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PITTSBURGH – They called it a Van Wert 7.

In the post-corner route named for a northwest Ohio school that executed it to perfection, the receiver ran 12 yards, took an outside step to a post and took four steps. As soon as the safety turned his hips, he planted and came back out toward the pylon.

It was a staple in Findlay (Ohio) High School’s offense in 1998, the route that Ryan Hite and Ben Roethlisberger used Friday nights to pick apart defenses filled with undersized cornerbacks.

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But Roethlisberger wasn’t the one throwing the ball.

He was on the receiving end of Hite’s passes – 57 of them that year to be exact.

Before he set records as a quarterback his senior year, before he became the Pittsburgh Steelers’ top draft pick out of Miami (Ohio), and before he won two Super Bowl rings as one of the NFL’s best signal-callers, Roethlisberger spent his junior year of high school playing wide receiver.

It gave Roethlisberger a deeper understanding of the game he took with him the rest of his career – something he found again last season as he stood on the sideline following a season-ending elbow injury in Week 2.

“[Findlay] coach [Cliff Hite] was always like, ‘It benefited you as a senior playing quarterback from playing wide receiver your junior year,'” Roethlisberger said. “I never understood it at the time, but I think it does to a certain extent because you can see the other side of it.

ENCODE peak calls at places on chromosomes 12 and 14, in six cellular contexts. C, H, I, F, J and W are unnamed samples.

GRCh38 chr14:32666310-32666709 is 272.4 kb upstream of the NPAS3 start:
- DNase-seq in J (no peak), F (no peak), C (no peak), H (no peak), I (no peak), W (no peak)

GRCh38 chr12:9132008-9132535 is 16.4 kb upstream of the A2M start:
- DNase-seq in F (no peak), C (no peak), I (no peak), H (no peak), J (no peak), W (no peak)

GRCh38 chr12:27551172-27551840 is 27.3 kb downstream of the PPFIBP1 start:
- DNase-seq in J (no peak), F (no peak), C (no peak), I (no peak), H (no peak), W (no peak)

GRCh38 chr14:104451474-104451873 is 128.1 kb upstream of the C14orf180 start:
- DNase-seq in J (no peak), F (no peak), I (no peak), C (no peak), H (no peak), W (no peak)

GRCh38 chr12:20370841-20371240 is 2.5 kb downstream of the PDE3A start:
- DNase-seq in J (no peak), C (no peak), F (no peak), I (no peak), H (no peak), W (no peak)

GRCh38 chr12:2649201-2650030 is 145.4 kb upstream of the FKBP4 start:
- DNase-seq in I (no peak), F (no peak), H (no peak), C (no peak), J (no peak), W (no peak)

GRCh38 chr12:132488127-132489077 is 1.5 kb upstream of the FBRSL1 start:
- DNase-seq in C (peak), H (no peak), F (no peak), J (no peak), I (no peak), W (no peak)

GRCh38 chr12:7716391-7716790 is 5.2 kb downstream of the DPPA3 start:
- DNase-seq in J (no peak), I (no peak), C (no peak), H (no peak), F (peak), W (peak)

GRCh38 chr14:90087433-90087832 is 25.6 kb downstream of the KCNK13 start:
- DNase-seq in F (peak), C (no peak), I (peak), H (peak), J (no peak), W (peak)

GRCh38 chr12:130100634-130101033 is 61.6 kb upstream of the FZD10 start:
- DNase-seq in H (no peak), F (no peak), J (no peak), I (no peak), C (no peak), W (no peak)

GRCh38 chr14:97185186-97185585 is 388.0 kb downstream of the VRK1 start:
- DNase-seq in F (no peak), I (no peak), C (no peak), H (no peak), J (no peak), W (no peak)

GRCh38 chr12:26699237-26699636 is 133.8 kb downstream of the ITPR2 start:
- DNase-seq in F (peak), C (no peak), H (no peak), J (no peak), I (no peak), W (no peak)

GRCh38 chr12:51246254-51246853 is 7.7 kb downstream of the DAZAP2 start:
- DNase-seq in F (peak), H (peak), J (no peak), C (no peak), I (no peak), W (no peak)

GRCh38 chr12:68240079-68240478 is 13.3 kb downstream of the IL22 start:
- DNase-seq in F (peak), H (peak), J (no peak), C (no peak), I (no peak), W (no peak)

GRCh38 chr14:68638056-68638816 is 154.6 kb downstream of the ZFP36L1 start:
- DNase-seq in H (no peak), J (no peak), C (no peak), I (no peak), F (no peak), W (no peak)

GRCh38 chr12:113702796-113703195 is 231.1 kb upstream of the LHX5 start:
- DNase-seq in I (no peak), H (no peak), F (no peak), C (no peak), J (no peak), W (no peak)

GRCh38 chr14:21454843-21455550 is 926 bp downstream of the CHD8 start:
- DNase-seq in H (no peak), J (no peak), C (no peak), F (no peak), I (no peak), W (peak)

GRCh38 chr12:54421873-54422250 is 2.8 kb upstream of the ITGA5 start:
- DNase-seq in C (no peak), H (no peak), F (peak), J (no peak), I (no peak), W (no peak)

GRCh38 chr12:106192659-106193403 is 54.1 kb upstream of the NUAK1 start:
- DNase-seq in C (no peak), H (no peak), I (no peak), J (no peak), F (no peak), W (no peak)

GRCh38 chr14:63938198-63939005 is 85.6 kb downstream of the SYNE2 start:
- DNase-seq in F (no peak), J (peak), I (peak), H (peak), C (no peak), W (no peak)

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A receiver for half of his freshman season on the JV squad, Roethlisberger was familiar with the position, and his height (6-foot-4) and hand size made him a mismatch nightmare. The pair tested out the combination at a 7-on-7 camp before Roethlisberger’s junior season.

“We threw 12 touchdowns or something like that, and 10 were from me to Ben,” Ryan Hite said. “One was from Ben to me. It’s not that we didn’t give it a shot, but I definitely didn’t have the catch radius. … His hands are probably twice the size mine are. He caught about anything we threw to him, which is ideal.”

It didn’t take long for the duo to see the same success on Friday nights.

Even more than 20 years later, Hite remembers the first series of that season. Findlay had a script, but once Hite saw a diminutive defensive back matching up with Roethlisberger, he tore up the plan.

“I audibled every single play because some 5-foot-4 guy was manning up to him and nobody over the top,” Hite said. “Between the two of us, we audibled it to a fade, and I threw it up and he caught it and got 15 yards.”

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“I’d actually say one of the greatest things to ever happen to him was watching football last year,” ESPN analyst and former NFL quarterback Dan Orlovsky said. “Not from this mental aspect of how much I missed it, but you can just learn differently. You learn differently when you stand there.

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“I think that Big Ben’s greatest growth this season is going to come from watching all of his teammates and seeing the things that they do and don’t do well.”

At the time, he would have given anything to be back out on the field. But the time off might have done Roethlisberger some good. After all, the last time he changed his view of the offense, he gained an arsenal of intangibles that helped him become one of the game’s most prolific passers.

“Ben always said that playing receiver that year helped him, and he was enough of a talent that he could succeed at either position,” said Dave Hanneman, who has covered high school sports for the Findlay Courier since 1990. “It’s just that he was destined to be a Super Bowl-winning quarterback.”